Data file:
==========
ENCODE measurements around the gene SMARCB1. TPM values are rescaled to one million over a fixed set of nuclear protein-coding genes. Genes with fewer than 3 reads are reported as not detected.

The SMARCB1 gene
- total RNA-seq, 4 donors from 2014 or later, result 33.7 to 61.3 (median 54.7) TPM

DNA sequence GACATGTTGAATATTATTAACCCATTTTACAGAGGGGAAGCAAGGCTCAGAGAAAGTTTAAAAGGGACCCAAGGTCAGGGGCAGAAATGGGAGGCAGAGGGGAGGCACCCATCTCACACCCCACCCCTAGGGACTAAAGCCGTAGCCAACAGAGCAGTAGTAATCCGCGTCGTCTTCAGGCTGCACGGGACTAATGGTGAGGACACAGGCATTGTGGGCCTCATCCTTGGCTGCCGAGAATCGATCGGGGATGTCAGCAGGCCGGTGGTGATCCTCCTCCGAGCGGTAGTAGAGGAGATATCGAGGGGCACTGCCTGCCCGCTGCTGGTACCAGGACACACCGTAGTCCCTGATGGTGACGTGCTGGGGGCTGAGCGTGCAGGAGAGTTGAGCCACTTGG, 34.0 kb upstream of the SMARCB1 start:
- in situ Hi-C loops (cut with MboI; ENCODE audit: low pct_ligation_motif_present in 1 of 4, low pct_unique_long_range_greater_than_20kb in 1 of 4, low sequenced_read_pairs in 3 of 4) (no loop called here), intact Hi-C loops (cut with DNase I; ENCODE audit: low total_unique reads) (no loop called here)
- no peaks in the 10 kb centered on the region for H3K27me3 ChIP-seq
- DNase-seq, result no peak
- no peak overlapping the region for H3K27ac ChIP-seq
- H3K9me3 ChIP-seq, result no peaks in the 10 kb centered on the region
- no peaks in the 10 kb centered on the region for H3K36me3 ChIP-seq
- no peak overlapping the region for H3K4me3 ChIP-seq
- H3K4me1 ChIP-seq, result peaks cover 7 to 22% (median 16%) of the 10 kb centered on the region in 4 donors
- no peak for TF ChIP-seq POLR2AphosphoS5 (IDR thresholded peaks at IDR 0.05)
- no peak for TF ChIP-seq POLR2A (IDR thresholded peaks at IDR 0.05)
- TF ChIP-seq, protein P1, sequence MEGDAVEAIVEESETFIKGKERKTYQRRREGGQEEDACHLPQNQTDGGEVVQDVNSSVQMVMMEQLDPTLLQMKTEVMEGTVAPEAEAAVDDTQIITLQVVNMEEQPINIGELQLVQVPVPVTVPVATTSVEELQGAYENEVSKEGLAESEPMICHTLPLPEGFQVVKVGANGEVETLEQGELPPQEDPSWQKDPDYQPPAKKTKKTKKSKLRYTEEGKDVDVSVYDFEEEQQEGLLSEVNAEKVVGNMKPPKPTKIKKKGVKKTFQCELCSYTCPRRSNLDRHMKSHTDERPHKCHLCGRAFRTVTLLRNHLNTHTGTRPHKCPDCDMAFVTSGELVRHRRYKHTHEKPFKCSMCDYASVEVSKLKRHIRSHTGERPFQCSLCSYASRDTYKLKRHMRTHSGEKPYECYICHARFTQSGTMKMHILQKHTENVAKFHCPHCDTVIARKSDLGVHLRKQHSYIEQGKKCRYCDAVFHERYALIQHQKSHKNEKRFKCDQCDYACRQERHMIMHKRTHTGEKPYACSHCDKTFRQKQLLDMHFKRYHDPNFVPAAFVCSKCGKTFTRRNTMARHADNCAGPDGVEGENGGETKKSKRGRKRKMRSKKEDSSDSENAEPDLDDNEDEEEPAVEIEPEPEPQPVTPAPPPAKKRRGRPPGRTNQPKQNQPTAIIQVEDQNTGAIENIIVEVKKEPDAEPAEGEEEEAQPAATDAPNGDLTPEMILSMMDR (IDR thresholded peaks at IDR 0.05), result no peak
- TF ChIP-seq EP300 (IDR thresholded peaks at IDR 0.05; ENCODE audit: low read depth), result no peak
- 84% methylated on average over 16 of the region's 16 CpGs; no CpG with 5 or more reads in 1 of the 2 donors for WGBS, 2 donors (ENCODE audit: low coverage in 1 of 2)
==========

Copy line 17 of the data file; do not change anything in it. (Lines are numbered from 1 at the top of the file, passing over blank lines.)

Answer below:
- 84% methylated on average over 16 of the region's 16 CpGs; no CpG with 5 or more reads in 1 of the 2 donors for WGBS, 2 donors (ENCODE audit: low coverage in 1 of 2)